Hi Pinky, Try regulating the amount of fertilizer you use, or change the make-up. Too much nitrogen causes excessive foliage but little fruit. Also--it may just be the variety you are growing that produces small tomatoes. Talk with someone at your local nursery to get the variety you want. See our tomatoes page here for more tips and advice: http://www.almanac.com/plant/tomatoes

Sometimes "Leaf Curl" disease

Sometimes "Leaf Curl" disease will stunt the growth of your tomatoes. It will invade eggplant, cucumbers, almost any fruit-bearing vine. It is a monster. Before planting may I suggest you "study" the plant, the threats (insects and pests) and decide what type of control you will use? It beats being so very disappointed. This has happened to me a few times.
Read: http://pep.wsu.edu/hortsense/s... and also http://pep.wsu.edu/Home_Garden...? about pesticides. Take a deep breath and prepare for next season. One good thing is that you planted them "well" since they grew so tall! Best wishes!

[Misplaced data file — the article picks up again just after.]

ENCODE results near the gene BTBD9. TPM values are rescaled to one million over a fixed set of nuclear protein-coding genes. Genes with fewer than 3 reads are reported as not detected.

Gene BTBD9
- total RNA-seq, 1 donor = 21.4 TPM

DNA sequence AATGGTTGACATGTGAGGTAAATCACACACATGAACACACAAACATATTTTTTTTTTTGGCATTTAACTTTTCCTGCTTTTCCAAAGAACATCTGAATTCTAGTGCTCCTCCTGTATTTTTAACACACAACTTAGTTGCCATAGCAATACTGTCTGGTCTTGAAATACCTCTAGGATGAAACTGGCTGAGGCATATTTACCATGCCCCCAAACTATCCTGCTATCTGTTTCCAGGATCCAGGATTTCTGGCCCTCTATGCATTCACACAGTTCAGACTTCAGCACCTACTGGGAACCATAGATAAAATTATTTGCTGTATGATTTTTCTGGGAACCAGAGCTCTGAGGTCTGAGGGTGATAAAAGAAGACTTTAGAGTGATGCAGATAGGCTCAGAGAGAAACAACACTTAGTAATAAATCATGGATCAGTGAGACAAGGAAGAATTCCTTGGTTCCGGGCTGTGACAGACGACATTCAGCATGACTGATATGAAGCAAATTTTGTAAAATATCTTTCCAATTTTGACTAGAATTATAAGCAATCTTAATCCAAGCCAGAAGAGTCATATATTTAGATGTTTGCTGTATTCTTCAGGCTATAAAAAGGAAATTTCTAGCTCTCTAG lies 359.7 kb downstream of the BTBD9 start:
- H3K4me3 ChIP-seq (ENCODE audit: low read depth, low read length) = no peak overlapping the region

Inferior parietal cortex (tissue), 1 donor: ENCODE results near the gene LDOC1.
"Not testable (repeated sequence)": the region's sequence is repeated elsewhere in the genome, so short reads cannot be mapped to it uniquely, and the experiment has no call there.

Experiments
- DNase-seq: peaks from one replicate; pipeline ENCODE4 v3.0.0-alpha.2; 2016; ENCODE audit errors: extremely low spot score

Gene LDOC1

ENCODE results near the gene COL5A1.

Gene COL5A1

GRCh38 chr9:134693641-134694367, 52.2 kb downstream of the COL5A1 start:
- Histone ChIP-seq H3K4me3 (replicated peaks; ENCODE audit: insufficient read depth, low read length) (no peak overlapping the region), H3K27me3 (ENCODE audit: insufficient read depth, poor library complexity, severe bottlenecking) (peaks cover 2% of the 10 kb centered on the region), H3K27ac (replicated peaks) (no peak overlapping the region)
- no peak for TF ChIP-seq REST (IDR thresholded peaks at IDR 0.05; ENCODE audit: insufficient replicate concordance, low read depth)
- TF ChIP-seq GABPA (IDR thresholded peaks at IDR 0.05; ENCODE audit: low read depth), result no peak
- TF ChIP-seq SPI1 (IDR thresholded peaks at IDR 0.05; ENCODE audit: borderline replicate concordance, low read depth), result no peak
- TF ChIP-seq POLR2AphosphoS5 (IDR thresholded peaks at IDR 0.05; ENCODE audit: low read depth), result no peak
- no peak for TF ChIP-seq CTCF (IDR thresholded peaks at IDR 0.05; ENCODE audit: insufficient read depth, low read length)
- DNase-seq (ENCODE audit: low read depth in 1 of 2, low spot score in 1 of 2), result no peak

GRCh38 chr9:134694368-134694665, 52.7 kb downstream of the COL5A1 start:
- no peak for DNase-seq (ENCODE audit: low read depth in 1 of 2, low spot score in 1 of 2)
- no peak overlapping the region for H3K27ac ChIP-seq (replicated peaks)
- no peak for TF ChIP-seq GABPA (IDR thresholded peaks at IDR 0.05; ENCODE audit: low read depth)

Lime soil before planting and

Lime soil before planting and add 1 tablespoon of epsom salts per plant location to add yield. It works great for me here in the Florida panhandle. Epsom salt is a plant nutrient. When the tomato blooms open, spray them with bloom set to allow more pollination time.

Try adding phosphorus and

Try adding phosphorus and less nitrogen to the soil. I added it last year to my flowering plants and I had the best yield I have ever had. I read that the phosphorus strengthens the blooms. A seasoned farmer friend call phosphorus the "mother's milk" of gardening.

It says to water tomatoes

It says to water tomatoes twice a week and I heard that they need 2 inches a week. If using a regular spraying hose how do you know when it is enough?

You should water your tomato

You should water your tomato plants 2 to 3 times a week, giving them about a gallon's worth of water each time. You can save an empty milk gallon and fill that each time you need to water your tomatoes so you know you're giving them the right amount.